The Key to Employee Retention is Better Onboarding

It seems everywhere you look, businesses are hiring. Labor shortages are hitting every sector, and competition for top talent is fiercer than ever. Employee turnover has always been a concern for employers, but did you know that it typically costs 33% of a worker’s annual salary to replace them when they leave? When turnover is high, the damage to team morale and productivity can cost even more. Once you make that new hire, it should be a priority to ensure they have a great onboarding experience that sets them up for long-term success. 

How Can Managers Create a Better Onboarding Experience? 

  1. Start Building Relationships Before Hiring. In a highly competitive job market, managers may need to rethink their recruiting and hiring process. Employers have long had the upper hand in the hiring process, able to make potential hires jump through hoops like complex applications, multiple interviews, and lengthy waits for a final decision. These tactics will cost you top talent in the current environment. Think about where you can remove friction from the hiring process and start building rapport with potential hires. Show respect to applicants by keeping them informed about timelines for a decision and letting them know if you have decided to hire someone else. You never know when you might want to reach out to a former applicant about a different position, so make sure you have treated them well throughout the process! Demonstrating respect and kindness throughout the hiring process will ensure a positive relationship with your new hire and is the first step to a better onboarding experience. 
  2. Create a Positive First Day Experience. First days are awkward, and new employees may not know exactly where to go or who to speak to first. Existing workers may not know who this new person walking through the office is. It is up to managers to make a new employee feel welcome. The best way to do this is through preparation. Ensure the employee’s workstation is fully equipped, clean and ready to go. Advise the rest of the team that they will meet a new colleague and block time in the day for introductions and a tour of the facilities. These small details are often overlooked, but they make a big difference to a nervous new employee.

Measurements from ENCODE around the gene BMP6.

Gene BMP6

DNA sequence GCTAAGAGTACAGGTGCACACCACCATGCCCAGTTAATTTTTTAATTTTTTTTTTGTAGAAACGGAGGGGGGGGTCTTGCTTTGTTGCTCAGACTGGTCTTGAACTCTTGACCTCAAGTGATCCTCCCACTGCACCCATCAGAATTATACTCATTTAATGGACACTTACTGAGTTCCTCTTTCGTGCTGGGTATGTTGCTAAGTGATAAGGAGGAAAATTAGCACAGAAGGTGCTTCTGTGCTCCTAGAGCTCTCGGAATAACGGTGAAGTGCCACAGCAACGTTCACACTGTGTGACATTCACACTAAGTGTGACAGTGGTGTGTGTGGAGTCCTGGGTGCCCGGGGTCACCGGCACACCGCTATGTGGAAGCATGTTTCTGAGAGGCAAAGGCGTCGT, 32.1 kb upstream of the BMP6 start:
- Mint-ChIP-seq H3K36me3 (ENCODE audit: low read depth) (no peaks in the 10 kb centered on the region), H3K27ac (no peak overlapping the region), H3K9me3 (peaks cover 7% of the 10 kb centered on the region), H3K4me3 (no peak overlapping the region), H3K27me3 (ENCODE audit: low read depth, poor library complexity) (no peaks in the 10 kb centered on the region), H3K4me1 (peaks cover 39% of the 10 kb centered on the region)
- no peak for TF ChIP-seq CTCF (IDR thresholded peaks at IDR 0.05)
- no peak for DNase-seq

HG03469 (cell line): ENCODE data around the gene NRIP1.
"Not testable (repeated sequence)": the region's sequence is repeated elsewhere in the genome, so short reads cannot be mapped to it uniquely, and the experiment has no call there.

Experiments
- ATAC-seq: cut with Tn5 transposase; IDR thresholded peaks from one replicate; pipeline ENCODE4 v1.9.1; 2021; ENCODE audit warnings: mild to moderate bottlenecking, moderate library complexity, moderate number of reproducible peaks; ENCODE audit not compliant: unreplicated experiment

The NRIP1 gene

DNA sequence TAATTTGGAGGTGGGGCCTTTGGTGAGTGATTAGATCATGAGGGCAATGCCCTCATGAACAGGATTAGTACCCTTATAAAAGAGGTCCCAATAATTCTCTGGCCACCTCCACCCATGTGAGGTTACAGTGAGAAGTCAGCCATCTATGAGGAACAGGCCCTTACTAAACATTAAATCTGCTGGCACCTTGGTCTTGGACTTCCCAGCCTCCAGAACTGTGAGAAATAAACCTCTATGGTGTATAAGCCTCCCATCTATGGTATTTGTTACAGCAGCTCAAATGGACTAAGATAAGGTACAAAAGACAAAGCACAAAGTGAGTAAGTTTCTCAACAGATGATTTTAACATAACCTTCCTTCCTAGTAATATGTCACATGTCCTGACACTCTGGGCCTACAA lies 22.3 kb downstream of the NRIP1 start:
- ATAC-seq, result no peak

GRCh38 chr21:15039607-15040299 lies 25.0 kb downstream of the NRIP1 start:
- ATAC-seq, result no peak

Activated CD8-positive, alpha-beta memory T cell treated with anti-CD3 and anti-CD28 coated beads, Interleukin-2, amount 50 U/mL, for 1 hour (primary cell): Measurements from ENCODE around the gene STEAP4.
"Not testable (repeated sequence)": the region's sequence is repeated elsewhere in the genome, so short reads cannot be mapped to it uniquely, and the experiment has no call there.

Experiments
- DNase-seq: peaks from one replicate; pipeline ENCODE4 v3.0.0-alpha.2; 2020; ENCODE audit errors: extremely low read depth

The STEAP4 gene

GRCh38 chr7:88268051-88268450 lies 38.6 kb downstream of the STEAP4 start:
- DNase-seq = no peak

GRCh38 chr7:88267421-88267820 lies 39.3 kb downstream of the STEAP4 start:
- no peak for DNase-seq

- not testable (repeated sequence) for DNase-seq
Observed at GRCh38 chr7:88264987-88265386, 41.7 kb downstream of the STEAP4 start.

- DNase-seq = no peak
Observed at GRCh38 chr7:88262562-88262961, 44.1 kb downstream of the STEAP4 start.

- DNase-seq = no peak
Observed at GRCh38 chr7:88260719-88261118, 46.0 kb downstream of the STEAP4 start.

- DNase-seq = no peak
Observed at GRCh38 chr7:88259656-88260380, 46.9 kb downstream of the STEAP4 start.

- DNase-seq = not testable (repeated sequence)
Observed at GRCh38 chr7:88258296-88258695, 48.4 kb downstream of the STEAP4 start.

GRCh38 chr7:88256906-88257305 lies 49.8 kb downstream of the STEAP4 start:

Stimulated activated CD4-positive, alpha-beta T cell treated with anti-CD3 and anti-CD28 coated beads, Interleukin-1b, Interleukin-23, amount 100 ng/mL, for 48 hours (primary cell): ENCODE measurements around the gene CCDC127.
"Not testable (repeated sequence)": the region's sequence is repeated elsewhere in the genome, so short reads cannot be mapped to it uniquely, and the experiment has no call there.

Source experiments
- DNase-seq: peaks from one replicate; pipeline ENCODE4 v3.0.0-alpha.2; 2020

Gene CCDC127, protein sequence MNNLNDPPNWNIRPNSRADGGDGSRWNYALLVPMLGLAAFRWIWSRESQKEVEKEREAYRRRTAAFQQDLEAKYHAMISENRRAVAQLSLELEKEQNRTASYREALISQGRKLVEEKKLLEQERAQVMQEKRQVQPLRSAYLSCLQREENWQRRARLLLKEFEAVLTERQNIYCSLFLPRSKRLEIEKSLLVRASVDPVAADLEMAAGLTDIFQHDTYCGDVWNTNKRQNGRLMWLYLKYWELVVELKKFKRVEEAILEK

3. Assign New Hires a Mentor or Buddy. Learning the workplace culture can be intimidating for new hires. Assigning a more senior employee as a mentor or buddy can be a great way to help them get settled in. Their mentor can fill them in on where everyone goes to lunch, how to work office equipment, and welcome them into the social aspects of the workplace. Having someone specifically assigned to do this is important to ensure every new hire feels welcomed and included. 
  4. Communicate Expectations Clearly. Every workplace has rules and norms. Some of them are written policies, but others are generally learned by observation. If there is a hard and fast start time, make sure new hires are aware of it. If people set their own start time for the day, that should also be communicated to avoid confusion or frustration. Set clear expectations about how to call in sick, dress codes, personal phone use, and safety requirements. Communicate expectations for monitoring and responding to emails, voicemails and the like. For example, maybe the CEO likes to read and send emails at 6 AM but doesn’t expect workers to respond until normal business hours. If the new hire doesn’t know that, they may believe they should be available to work at that time, and it could cause them stress. 

These are just a few ways to create a better onboarding experience for your new hires. The key to employee retention is building positive relationships with new hires from the very beginning. Every leader can remember a rough first-day experience from the past and can take steps to do better for their new hire!